Re: Mac. I don't think it's the screen. I've used 15", 17", 20+" and even the wide-screen. They all look blurry. The really big one (24"?) looked the best of the bunch.

I think XP rules the home because it tirelessly does what you want it to do. My programmer friend has been programming on Windows since 3.0 (circa 1990) and has complained about Windows for almost the entire time. Then, he finally bought a new PC a year or two ago (upgrading from a Pentium 66 to a P4-1.7GHz) with Windows XP on it. Now, he tells me he LOVES Windows. Go figure. Microsoft must be doing something right.

StickyWicket
Monday, September 15, 2003

"upgrading from a Pentium 66 to a P4-1.7GHz"

Looks to me more like INTEL is doing something right.

Although, what kind of developer could have possibly gone that long on a P66?

Jim Rankin
Monday, September 15, 2003

"Re: Mac. I don't think it's the screen. I've used 15", 17", 20+" and even the wide-screen. They all look blurry."

Looks like it's just a matter of taste, then.  Maybe you just don't like anti-aliasing?  Dunno.

Jim Rankin
Monday, September 15, 2003

Anything with the NT kernel (NT 4 pro, win2k, XP) is a vast improvement over the 3.1/95/98/me series.

XP has the latest in terms of drivers, usability (see wireless, cd burning, etc.) and goodies.

AEB
Monday, September 15, 2003

Jim,

"Looks to me more like INTEL is doing something right."

They are.

"Although, what kind of developer could have possibly gone that long on a P66?"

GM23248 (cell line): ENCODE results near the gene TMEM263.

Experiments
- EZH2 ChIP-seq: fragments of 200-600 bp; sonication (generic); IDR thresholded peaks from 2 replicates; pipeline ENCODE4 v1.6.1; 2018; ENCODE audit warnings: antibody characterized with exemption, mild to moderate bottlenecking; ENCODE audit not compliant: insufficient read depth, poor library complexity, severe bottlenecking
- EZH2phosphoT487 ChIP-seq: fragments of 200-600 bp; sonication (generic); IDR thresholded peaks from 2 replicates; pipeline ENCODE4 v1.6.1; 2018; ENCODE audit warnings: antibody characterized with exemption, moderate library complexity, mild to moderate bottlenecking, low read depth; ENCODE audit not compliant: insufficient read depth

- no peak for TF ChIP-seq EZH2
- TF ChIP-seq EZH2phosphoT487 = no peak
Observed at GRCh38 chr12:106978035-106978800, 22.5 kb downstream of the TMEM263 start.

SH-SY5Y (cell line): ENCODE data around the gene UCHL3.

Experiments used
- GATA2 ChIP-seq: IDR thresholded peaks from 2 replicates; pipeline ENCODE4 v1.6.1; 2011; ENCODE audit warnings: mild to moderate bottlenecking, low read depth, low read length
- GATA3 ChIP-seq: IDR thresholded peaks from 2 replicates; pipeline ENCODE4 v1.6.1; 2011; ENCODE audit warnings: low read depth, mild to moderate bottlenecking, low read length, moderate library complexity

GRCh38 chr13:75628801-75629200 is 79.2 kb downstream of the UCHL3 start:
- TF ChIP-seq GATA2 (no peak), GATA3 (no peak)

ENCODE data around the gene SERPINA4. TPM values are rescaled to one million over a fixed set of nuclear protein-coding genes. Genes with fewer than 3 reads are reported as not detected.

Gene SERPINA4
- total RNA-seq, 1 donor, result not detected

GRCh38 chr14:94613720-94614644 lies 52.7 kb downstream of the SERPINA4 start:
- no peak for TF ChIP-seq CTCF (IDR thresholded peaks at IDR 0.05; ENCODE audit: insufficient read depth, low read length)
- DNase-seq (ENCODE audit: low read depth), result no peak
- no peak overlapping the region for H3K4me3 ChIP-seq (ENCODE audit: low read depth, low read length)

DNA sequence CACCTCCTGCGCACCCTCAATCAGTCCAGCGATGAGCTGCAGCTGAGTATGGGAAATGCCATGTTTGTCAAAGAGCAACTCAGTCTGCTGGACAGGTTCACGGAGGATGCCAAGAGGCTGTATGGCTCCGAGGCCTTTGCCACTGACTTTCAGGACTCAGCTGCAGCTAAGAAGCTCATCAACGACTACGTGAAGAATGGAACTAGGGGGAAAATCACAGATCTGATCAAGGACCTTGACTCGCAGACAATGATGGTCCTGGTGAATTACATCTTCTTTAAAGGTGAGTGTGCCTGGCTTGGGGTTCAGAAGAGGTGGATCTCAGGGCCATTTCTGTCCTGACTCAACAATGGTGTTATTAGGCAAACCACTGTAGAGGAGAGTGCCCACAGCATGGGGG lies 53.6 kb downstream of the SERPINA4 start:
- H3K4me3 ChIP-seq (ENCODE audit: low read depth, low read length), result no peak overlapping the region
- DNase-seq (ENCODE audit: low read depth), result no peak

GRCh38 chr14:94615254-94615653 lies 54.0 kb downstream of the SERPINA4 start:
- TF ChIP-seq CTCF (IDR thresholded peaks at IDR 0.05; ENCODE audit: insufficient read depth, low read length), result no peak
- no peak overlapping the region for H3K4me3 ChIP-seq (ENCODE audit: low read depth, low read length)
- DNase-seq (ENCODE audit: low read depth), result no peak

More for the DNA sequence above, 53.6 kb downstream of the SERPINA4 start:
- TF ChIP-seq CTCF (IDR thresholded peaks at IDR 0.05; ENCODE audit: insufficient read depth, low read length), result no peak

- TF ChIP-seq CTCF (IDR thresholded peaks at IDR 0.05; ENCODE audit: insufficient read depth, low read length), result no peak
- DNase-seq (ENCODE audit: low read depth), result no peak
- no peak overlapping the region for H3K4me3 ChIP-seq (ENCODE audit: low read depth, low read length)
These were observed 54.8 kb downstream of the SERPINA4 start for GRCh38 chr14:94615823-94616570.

This was his home machine. He upgraded to WinXP at work also at about the same time.

"Looks like it's just a matter of taste, then.  Maybe you just don't like anti-aliasing?"

I don't care for anti-aliasing very much, but it has its uses. For instance, I think Microsoft's ClearType is very good. However, I don't use it because (a) I'm a purist--I want the displayed text/image to be what the "artist" originally created, and (b) it's not necessary--and I only run what I have to. It seems if Apple is using anti-aliasing technology for their Mac displays then they ought to consider licensing MS's ClearType.

StickyWicket
Monday, September 15, 2003

I am a techie who has been using DOS, Windows and UNIX for about 16 years now. I found UNIX to be an ephiphany ever since I started using it about 7 years ago. Recently I fell in love with Linux for performing all my needs, and do not use Windows unless for specialized tasks where absolutely necessary.

You can always install Linux on a second partition and gradually learn more and more about the system while still using your old Windows installations. (we still have two Win98 systems here). Linux gives a working and programming experience that is second to none on PC hardware.